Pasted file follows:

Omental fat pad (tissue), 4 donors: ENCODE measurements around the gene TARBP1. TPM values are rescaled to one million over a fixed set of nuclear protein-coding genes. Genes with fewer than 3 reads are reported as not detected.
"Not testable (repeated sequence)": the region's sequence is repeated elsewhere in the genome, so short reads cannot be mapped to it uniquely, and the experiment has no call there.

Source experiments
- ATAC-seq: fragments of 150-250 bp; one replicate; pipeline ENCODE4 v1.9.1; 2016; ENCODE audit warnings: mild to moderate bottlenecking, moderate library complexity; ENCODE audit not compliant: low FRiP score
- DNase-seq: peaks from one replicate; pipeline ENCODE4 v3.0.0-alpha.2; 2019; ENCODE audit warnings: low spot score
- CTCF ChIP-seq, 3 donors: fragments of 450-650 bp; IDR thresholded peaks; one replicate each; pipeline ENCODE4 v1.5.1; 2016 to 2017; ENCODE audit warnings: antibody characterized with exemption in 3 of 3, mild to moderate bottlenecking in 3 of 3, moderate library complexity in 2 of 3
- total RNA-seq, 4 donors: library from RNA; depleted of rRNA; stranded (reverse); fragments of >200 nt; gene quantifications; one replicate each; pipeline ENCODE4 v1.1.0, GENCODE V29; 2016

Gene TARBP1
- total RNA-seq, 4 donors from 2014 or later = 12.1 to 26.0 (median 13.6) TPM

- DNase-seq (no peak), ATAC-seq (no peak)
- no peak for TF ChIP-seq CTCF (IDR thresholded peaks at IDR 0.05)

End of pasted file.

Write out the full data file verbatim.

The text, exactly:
Omental fat pad (tissue), 4 donors: ENCODE measurements around the gene TARBP1. TPM values are rescaled to one million over a fixed set of nuclear protein-coding genes. Genes with fewer than 3 reads are reported as not detected.
"Not testable (repeated sequence)": the region's sequence is repeated elsewhere in the genome, so short reads cannot be mapped to it uniquely, and the experiment has no call there.

Source experiments
- ATAC-seq: fragments of 150-250 bp; one replicate; pipeline ENCODE4 v1.9.1; 2016; ENCODE audit warnings: mild to moderate bottlenecking, moderate library complexity; ENCODE audit not compliant: low FRiP score
- DNase-seq: peaks from one replicate; pipeline ENCODE4 v3.0.0-alpha.2; 2019; ENCODE audit warnings: low spot score
- CTCF ChIP-seq, 3 donors: fragments of 450-650 bp; IDR thresholded peaks; one replicate each; pipeline ENCODE4 v1.5.1; 2016 to 2017; ENCODE audit warnings: antibody characterized with exemption in 3 of 3, mild to moderate bottlenecking in 3 of 3, moderate library complexity in 2 of 3
- total RNA-seq, 4 donors: library from RNA; depleted of rRNA; stranded (reverse); fragments of >200 nt; gene quantifications; one replicate each; pipeline ENCODE4 v1.1.0, GENCODE V29; 2016

Gene TARBP1
- total RNA-seq, 4 donors from 2014 or later = 12.1 to 26.0 (median 13.6) TPM

- DNase-seq (no peak), ATAC-seq (no peak)
- no peak for TF ChIP-seq CTCF (IDR thresholded peaks at IDR 0.05)